TPA adds extra security layers on top of Intel's TPM. This allows firmware code to be locked between the system and the IMM.
Other security measures designed to stop pre-production tampering are firmware signing, measured boot, verified boot and firmware supply chain attack detection. Secure firmware rollback is also designed to stop illicit updates of previous firmware versions.
The Systems Director Active Energy Manager plug-in keeps track of power consumption and temperatures
Power and management
The review system came with two 900W Platinum PSUs and along with 128GB of TruDDR4 memory, we specified dual 2.6GHz E5-2690 v3 Xeons. Members of Intel's Advanced Haswell-EP group, these 12-core models are faster than the 2.3GHz 14-core E5-2695 v3 Xeons we specified in our DL380 Gen9 but have a higher 135W TDP.
Even so, the server fared very well in our power tests with it drawing 118W in idle and 367W under maximum load. The DL380 Gen9 we reviewed had half the memory and pulled 90W in idle and peaked at 352W.
To install Windows Server 2012 R2 we still had to boot the server using IBM's ServerGuide DVD. Dell streamlined this with its Unified Server Configurator four years ago while HP introduced the Intelligent Provisioning feature in its Gen8 servers in 2012.
The embedded IMM2 controller isn't as feature rich as Dell's iDRAC8 and HP's iLO4 but IBM's System Director matches Dell's OpenManage Essentials and HP's Systems Insight Manager for features and is easier to deploy. From its tidy console we could run network discoveries, deploy software, view inventories and use the Active Energy Manager plug-in to monitor server power consumption and temperatures.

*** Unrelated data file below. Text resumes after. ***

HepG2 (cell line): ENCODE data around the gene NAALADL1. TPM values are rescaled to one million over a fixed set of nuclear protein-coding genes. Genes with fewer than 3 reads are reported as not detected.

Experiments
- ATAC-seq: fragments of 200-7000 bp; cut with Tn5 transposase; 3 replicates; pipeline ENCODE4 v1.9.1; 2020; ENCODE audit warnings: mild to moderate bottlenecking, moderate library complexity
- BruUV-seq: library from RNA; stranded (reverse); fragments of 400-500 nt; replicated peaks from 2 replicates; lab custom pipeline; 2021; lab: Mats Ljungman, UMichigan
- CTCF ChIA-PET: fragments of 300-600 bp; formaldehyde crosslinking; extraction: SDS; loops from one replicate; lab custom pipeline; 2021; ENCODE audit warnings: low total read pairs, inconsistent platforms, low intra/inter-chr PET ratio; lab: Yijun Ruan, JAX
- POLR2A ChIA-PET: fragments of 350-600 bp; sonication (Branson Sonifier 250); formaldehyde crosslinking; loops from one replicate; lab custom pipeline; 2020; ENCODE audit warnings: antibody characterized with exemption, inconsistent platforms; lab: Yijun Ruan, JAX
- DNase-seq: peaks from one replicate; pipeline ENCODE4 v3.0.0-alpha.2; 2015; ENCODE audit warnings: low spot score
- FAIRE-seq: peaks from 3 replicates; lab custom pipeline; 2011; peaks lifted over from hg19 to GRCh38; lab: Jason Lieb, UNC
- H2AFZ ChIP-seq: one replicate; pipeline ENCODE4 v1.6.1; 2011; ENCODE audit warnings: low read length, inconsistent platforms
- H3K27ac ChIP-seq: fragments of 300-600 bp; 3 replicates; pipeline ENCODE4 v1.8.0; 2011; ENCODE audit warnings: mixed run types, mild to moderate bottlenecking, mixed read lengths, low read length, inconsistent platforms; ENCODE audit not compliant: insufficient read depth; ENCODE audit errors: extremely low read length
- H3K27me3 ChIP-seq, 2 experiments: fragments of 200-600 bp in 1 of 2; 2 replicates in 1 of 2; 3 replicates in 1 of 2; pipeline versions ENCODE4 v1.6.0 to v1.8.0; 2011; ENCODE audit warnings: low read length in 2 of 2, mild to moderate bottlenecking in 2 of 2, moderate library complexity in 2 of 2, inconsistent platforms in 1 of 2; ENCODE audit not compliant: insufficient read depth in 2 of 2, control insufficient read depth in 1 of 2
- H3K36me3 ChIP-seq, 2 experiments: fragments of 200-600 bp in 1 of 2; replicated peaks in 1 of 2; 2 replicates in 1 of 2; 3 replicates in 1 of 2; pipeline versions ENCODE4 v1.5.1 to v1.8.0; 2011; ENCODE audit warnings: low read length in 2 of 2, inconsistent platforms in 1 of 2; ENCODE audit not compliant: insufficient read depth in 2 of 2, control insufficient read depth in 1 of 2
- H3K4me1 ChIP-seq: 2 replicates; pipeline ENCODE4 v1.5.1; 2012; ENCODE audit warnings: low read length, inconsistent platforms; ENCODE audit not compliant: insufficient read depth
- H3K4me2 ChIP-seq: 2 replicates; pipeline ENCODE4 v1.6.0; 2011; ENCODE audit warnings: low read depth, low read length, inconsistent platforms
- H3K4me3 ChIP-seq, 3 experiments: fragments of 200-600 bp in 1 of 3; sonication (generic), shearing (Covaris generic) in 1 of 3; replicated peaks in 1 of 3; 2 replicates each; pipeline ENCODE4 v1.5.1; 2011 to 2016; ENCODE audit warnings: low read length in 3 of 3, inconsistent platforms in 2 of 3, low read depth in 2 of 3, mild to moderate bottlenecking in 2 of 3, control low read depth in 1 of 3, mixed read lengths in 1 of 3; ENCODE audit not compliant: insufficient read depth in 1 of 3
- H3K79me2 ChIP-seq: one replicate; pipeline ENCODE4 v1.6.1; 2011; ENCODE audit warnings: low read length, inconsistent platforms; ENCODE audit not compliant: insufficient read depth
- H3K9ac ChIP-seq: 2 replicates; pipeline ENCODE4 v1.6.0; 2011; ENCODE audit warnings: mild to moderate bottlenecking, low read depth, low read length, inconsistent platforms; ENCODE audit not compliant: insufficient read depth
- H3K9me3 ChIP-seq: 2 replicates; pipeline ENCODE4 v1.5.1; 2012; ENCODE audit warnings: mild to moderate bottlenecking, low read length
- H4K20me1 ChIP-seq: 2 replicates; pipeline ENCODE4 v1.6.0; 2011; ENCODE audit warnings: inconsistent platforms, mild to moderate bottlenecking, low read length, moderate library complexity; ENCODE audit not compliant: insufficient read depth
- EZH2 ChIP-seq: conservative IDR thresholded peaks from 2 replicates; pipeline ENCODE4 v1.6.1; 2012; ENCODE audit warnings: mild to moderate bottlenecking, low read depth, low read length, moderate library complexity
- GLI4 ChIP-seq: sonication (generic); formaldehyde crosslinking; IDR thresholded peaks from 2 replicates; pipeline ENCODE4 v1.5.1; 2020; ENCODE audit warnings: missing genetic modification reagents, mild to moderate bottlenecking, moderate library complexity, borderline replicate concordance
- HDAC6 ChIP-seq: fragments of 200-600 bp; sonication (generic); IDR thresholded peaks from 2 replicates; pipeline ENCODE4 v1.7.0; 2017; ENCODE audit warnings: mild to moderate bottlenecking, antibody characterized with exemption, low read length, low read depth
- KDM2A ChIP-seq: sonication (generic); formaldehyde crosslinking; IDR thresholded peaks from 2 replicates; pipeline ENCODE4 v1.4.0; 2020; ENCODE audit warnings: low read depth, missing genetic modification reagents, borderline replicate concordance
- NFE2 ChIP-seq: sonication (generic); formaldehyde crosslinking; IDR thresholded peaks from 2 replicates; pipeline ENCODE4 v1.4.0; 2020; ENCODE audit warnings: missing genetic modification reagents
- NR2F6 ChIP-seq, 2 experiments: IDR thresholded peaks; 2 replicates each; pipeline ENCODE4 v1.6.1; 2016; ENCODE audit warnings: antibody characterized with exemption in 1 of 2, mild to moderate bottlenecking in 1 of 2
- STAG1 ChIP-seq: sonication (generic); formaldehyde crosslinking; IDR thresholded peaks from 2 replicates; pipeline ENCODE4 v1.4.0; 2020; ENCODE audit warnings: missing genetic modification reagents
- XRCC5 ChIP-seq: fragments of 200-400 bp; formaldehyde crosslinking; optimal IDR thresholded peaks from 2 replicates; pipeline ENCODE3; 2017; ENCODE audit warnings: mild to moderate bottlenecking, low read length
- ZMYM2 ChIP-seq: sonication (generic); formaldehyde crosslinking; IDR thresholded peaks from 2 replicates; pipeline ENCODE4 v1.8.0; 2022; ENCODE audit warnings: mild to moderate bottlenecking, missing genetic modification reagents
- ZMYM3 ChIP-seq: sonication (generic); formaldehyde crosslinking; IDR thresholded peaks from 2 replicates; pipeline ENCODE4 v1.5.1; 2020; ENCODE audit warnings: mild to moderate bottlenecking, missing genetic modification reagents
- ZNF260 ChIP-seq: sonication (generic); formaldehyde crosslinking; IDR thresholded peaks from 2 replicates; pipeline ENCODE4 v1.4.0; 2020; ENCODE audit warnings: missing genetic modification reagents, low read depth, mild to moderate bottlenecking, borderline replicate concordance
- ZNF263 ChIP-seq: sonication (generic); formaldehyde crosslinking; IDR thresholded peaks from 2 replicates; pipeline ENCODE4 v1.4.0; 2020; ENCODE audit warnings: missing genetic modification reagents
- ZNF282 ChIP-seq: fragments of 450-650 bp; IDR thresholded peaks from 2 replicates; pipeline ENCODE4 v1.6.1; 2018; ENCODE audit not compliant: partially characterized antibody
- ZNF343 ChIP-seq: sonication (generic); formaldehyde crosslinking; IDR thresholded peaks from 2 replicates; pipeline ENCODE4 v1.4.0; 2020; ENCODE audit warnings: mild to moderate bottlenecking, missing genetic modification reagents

The x3650 M5 looks good value with IBM's Express models starting at only 1,432. The system we reviewed has an RRP of 10,442 but this does include a whopping 128GB of TruDDR4, a pair of 12-core Xeons plus dual M5210 RAID cards and reseller prices will most certainly be lower.
This will be the last System x series from IBM and it goes out with a bang as the x3650 M5 offers the most comprehensive range of features we've yet seen in its rack servers. Remote management and OS deployment tools need to be brought in line with Dell and HP but its storage options, TPA platform security and excellent build make for a very capable rack server.
The x3650 M5 packs plenty into its 2U shell and is capable of handling a wide variety of tasks. Remote management and OS deployment need improving but Lenovo will be getting its hands on a very versatile rack server.
Chassis: 2U rack
CPU: 2 x 2.6GHz Xeon E5-2690 v3
Memory: 128GB 2133MHz 1.2V TruDDR4 (max 1.5TB with 64GB LRDIMMs)
Storage: 300GB IBM 10K SAS 2 hot-swap hard disk (max 26)
RAID: 2 x IBM ServeRAID-M5210 12Gbps SAS/1GB cache/BBU
Array support: RAID0, 1, 10 (5, 6 optional)
Expansion: 9 x PCI-e Gen3 (with two risers)
Network: 4 x embedded Gigabit
Power: 2 x 900W Platinum hot-plug PSUs
Management: IMM2 Advanced
Other: Enterprise rail kit and cable management arm
Software: IBM ServerGuide and Systems Director
Warranty: 3yrs on-site NBD